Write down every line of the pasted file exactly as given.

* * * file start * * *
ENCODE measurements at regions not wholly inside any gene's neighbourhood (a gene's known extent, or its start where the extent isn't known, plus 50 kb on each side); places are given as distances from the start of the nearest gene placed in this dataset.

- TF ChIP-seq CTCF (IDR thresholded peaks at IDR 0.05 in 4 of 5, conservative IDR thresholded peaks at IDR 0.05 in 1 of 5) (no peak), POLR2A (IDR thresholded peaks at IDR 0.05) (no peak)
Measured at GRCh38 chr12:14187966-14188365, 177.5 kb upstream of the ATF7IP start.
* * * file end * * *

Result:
ENCODE measurements at regions not wholly inside any gene's neighbourhood (a gene's known extent, or its start where the extent isn't known, plus 50 kb on each side); places are given as distances from the start of the nearest gene placed in this dataset.

- TF ChIP-seq CTCF (IDR thresholded peaks at IDR 0.05 in 4 of 5, conservative IDR thresholded peaks at IDR 0.05 in 1 of 5) (no peak), POLR2A (IDR thresholded peaks at IDR 0.05) (no peak)
Measured at GRCh38 chr12:14187966-14188365, 177.5 kb upstream of the ATF7IP start.